%let moes=%varlist(*_moe,acs2009.usmcdcprofiles5yr);

The list of over 340 MOE variables can now be referenced when needed in our program by just coding a reference to &moes.  

 The other key variable lists we need to save us from tedious and error prone coding are the lists of “mean variables” and the corresponding “mean weights” that can be used to weight those variables when doing aggregations.   Fortunately we have a metadata data set where we keep such information regarding the variables in our mcdcprofiles-type data set.   This is the “data _null_;” step beginning around line 30 of the .sas program file.   We won’t go into program logic here but will tell you what the step accomplishes.  It creates two global macro variables named means and meanwts and the values of these variables are the lists we shall need to tell %agg how to handle these variables.  There are 330 such variables, which include all of the Pct< > variables.   In addition to creating this pair of global macro variables the step also writes a file with a short report showing how the means and their weight variables pair up.   This report can be viewed in the meanwts.txt file in the same Tools directory as the conversion program.   

Processing the Source ACS Data

Now that we have finished defining some key variable list macro variables we are ready to begin the actual processing of the data.  We begin (circa line 70 of the program – note that we are inside the %doit macro)  with a data step that defines the acstracts data (which we store as a view instead of a regular SAS data set just because it saves us a little bit of processing and storage but you don’t have to do it that way).  Here is the SAS code that accesses the ACS data to be aggregated/allocated and then merges it with the tract 2k to tract 2010 equivalency file to create the data set with 2010 tracts ready to be aggregated. 

The key statement here is the set statement at line 72 referencing the very large acs2009.usmcdcprofiles5yr data set:

    set acs2009.usmcdcprofiles5yr(in=inacs drop=&moes where=(state="&state" and sumlev='140') );

The set statement is used to read SAS data sets, one observation at a time.  The drop=&moes  specification tells SAS not to bother with all those variables that have names  ending in _MOE.  The where clause -- where=(state="&state" and sumlev='140') --specifies the conditions for having an observation actually read during the data step.  It specifies that we only want those observations where the value of the variable state is equal to the value “&state” – the value we specify as the first positional parameter when invoking the doit macro.   If we are processing Missouri this turns into

     state=”29” .

The second condition (which is connected to the first with the and operator, meaning we want both conditions to be true) specifies that we only want those observations where the value of variable sumlev is 140.   Census data geeks will recognize this as meaning we want summaries at the census tract level.   Ignore all those other state, county, place, ZCTA, PUMA, etc. summaries – we only want complete census tracts.   When we run the macro for Missouri it will pull out just over 1900 observations (cases, tracts, …) from the over 170,000 on the complete referenced  data set -- and will do this in a matter of a second or less because the input set is indexed by state.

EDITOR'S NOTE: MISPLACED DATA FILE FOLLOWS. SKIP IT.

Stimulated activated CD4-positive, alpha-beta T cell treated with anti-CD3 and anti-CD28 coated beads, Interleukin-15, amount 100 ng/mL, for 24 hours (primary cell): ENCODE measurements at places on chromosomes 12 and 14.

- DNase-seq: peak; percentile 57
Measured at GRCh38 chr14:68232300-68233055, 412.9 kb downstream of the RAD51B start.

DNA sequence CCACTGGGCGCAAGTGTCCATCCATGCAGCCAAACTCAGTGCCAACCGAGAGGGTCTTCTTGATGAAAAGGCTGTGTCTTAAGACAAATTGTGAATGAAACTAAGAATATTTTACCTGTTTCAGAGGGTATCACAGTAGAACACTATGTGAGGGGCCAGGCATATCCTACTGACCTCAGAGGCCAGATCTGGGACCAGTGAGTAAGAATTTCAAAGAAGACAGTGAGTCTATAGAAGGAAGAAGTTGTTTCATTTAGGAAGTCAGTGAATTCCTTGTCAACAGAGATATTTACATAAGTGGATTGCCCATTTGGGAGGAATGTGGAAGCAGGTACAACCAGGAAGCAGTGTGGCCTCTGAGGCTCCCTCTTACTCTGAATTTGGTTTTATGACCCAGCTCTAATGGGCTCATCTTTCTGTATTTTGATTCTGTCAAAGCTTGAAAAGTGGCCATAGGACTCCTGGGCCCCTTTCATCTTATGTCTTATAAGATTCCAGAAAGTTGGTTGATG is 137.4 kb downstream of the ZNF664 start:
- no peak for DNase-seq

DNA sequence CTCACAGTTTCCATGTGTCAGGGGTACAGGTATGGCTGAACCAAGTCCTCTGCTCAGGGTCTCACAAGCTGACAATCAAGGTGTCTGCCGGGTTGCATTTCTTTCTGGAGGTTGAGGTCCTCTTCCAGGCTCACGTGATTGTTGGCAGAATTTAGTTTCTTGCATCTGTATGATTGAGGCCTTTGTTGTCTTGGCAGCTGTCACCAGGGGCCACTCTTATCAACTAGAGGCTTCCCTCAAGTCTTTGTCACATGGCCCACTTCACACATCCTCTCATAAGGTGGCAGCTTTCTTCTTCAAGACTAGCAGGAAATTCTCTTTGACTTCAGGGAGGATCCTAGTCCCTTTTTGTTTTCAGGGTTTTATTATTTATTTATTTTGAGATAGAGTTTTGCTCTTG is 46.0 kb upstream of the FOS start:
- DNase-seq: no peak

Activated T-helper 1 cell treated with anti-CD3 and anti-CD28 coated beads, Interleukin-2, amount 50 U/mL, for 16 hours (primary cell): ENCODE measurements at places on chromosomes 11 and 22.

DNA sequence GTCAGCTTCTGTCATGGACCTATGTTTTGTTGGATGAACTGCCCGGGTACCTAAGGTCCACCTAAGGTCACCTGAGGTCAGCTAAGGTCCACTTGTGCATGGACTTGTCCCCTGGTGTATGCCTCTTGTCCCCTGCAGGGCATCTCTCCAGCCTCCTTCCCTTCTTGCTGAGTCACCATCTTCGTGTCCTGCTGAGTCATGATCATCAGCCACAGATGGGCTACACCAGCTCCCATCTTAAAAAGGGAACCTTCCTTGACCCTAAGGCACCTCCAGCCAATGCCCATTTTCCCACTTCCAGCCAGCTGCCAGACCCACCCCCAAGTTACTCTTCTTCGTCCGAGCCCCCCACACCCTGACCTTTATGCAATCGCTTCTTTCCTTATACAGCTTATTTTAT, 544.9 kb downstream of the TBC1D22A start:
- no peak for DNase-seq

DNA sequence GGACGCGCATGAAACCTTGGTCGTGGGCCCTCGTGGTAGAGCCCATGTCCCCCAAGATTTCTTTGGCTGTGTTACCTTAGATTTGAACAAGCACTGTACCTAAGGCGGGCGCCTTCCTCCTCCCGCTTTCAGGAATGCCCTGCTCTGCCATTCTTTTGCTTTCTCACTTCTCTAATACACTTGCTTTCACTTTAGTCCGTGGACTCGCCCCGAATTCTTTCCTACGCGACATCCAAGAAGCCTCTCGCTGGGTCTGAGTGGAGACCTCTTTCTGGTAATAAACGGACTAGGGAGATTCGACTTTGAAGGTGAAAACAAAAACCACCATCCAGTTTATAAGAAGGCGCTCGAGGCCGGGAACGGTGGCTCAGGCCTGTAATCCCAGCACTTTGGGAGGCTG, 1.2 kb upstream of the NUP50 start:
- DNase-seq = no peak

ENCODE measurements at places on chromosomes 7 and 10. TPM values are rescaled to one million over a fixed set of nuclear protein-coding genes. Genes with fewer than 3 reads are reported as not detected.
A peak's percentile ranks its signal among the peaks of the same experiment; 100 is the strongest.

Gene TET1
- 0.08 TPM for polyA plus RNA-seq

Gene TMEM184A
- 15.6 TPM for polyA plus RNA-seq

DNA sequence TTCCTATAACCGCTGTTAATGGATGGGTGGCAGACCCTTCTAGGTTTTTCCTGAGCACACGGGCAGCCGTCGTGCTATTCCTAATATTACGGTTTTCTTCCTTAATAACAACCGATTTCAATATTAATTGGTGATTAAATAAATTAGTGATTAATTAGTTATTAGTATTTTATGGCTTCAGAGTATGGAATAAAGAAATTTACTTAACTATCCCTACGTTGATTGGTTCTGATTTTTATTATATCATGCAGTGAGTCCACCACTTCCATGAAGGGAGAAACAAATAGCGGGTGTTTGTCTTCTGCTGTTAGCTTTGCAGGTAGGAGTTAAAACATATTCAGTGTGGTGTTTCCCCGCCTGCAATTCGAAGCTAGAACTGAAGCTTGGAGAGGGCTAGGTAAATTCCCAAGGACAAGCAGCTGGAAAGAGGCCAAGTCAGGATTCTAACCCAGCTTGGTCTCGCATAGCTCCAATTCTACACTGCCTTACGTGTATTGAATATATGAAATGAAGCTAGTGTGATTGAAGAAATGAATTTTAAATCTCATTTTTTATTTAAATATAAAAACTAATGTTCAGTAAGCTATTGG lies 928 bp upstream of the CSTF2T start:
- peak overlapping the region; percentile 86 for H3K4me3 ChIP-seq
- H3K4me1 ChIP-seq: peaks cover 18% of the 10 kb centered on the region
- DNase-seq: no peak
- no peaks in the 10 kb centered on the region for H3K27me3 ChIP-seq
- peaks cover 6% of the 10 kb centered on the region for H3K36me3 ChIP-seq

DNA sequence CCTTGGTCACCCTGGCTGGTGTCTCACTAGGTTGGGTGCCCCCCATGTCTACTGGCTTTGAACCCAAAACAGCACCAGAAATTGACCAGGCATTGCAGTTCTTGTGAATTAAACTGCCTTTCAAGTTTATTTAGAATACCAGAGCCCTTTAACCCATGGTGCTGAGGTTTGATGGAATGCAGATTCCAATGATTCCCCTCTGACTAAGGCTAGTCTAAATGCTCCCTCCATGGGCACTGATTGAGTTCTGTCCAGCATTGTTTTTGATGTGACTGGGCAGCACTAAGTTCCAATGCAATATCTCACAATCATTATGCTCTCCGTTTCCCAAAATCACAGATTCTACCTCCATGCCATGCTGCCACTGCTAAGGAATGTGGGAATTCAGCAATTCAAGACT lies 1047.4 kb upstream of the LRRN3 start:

Processing the ACS Source Data and the Tract-to-tract Equivalency

The data step beginning at line 83 (data agiin&stab;)  is the key to doing the allocation.  This is the step where we merge (i.e. combine, join) the ACS estimates data with the equivalency file.  The SAS merge statement takes care of the program logic for doing the join.   Using “in=” variables it is easy to know what you are dealing with in terms of the two files being matched for a given cycle of the data step.  It makes it easy to know when you have a case where one of the two data sets is not matched.    The by statement (line 85) specifies the variables used to link the observations from the two data sets.  We have a 1-to-many merge here: there can be multiple observations on the blkrel10 equivalency file with the same by variable keys (identifying a 2000 census tract) but there should be only (at most) a single observation with these by variables on the acstracts data set.   Each time we have a match an observation is written to the output data set (aggin&stab).   The if statement at line 86 checks to see if we have a match, i.e. if both of the in= special flag variables as specified on line 84 are set to true to indicate we have a case where both input data sets are contributing.  If we have a tract that is in the data but not in the equivalency file then we do not know where the allocated values are to go;  and if we have an equivalency file tract without any matching ACS data, we have no data to allocate.   So we really need to have only cases where the tracts match between the data and the equivalency file.  When they do not match it is an error that needs to be looked into to avoid invalid output.   The code at lines 87 to 94 are error handling.  We opt to ignore cases where we have a tract with 0 population (it does happen), and also if we have a case where the equivalency file indicates a zero population intersection.   The “bad” case gets documented on the cnvtlog file where we keep tract of these problems.   This file is the same no matter what state is being processed and gets written to “mod”, meaning when we start processing Alaska we just pick up from what we wrote to this file while processing Alabama.   It becomes a rather important file because it lets us know which states are going to need some work before we can fully trust the allocated data for them.   The other key thing to note in this error handling block is the goto cklast; statement at the end of the do group.   Turns out that we do not really need that statement but it emphasizes that we do not want to output to aggin when we have a problem case.    The statement is not needed because we modified line 95 to specify that the output statement (which is what causes the program to actually write something to the output data set) will only be executed when the condition at line 86 is false, i.e. when we have data from both input sets.